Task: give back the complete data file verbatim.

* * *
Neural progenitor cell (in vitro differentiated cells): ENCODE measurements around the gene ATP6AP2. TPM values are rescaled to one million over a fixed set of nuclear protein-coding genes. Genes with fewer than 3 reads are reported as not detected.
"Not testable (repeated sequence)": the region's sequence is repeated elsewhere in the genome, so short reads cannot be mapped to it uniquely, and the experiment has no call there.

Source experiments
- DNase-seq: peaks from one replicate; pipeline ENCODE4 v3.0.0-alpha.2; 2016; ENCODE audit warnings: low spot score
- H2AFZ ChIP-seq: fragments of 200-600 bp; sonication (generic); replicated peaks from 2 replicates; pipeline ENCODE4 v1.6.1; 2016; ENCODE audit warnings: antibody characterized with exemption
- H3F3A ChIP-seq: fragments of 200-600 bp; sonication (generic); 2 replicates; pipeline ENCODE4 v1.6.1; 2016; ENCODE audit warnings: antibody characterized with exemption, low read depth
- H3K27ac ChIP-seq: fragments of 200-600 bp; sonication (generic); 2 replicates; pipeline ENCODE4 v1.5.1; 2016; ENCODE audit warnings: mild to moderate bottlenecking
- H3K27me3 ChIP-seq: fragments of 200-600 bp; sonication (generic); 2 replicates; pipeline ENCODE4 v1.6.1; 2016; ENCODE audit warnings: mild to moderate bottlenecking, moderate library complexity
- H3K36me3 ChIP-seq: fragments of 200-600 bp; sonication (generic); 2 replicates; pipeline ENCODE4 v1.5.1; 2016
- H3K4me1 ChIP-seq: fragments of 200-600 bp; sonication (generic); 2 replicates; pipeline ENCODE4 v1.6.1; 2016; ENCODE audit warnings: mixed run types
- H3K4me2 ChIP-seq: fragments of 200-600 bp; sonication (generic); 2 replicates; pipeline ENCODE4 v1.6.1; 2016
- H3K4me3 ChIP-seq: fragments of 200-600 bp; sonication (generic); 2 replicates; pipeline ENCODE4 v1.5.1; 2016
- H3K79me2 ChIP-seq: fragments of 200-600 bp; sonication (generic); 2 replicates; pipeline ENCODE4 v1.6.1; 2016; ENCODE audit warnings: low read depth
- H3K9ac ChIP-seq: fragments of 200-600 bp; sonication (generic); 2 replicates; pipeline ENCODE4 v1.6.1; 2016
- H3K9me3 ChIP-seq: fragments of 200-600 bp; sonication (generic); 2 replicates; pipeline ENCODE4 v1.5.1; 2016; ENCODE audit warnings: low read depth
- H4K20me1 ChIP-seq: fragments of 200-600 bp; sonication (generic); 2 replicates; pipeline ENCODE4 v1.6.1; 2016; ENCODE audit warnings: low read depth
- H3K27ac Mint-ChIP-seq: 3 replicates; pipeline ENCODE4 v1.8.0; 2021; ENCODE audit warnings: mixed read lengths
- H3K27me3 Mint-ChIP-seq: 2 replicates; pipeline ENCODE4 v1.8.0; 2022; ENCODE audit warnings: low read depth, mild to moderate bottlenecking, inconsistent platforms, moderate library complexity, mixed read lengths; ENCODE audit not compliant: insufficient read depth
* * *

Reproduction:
Neural progenitor cell (in vitro differentiated cells): ENCODE measurements around the gene ATP6AP2. TPM values are rescaled to one million over a fixed set of nuclear protein-coding genes. Genes with fewer than 3 reads are reported as not detected.
"Not testable (repeated sequence)": the region's sequence is repeated elsewhere in the genome, so short reads cannot be mapped to it uniquely, and the experiment has no call there.

Source experiments
- DNase-seq: peaks from one replicate; pipeline ENCODE4 v3.0.0-alpha.2; 2016; ENCODE audit warnings: low spot score
- H2AFZ ChIP-seq: fragments of 200-600 bp; sonication (generic); replicated peaks from 2 replicates; pipeline ENCODE4 v1.6.1; 2016; ENCODE audit warnings: antibody characterized with exemption
- H3F3A ChIP-seq: fragments of 200-600 bp; sonication (generic); 2 replicates; pipeline ENCODE4 v1.6.1; 2016; ENCODE audit warnings: antibody characterized with exemption, low read depth
- H3K27ac ChIP-seq: fragments of 200-600 bp; sonication (generic); 2 replicates; pipeline ENCODE4 v1.5.1; 2016; ENCODE audit warnings: mild to moderate bottlenecking
- H3K27me3 ChIP-seq: fragments of 200-600 bp; sonication (generic); 2 replicates; pipeline ENCODE4 v1.6.1; 2016; ENCODE audit warnings: mild to moderate bottlenecking, moderate library complexity
- H3K36me3 ChIP-seq: fragments of 200-600 bp; sonication (generic); 2 replicates; pipeline ENCODE4 v1.5.1; 2016
- H3K4me1 ChIP-seq: fragments of 200-600 bp; sonication (generic); 2 replicates; pipeline ENCODE4 v1.6.1; 2016; ENCODE audit warnings: mixed run types
- H3K4me2 ChIP-seq: fragments of 200-600 bp; sonication (generic); 2 replicates; pipeline ENCODE4 v1.6.1; 2016
- H3K4me3 ChIP-seq: fragments of 200-600 bp; sonication (generic); 2 replicates; pipeline ENCODE4 v1.5.1; 2016
- H3K79me2 ChIP-seq: fragments of 200-600 bp; sonication (generic); 2 replicates; pipeline ENCODE4 v1.6.1; 2016; ENCODE audit warnings: low read depth
- H3K9ac ChIP-seq: fragments of 200-600 bp; sonication (generic); 2 replicates; pipeline ENCODE4 v1.6.1; 2016
- H3K9me3 ChIP-seq: fragments of 200-600 bp; sonication (generic); 2 replicates; pipeline ENCODE4 v1.5.1; 2016; ENCODE audit warnings: low read depth
- H4K20me1 ChIP-seq: fragments of 200-600 bp; sonication (generic); 2 replicates; pipeline ENCODE4 v1.6.1; 2016; ENCODE audit warnings: low read depth
- H3K27ac Mint-ChIP-seq: 3 replicates; pipeline ENCODE4 v1.8.0; 2021; ENCODE audit warnings: mixed read lengths
- H3K27me3 Mint-ChIP-seq: 2 replicates; pipeline ENCODE4 v1.8.0; 2022; ENCODE audit warnings: low read depth, mild to moderate bottlenecking, inconsistent platforms, moderate library complexity, mixed read lengths; ENCODE audit not compliant: insufficient read depth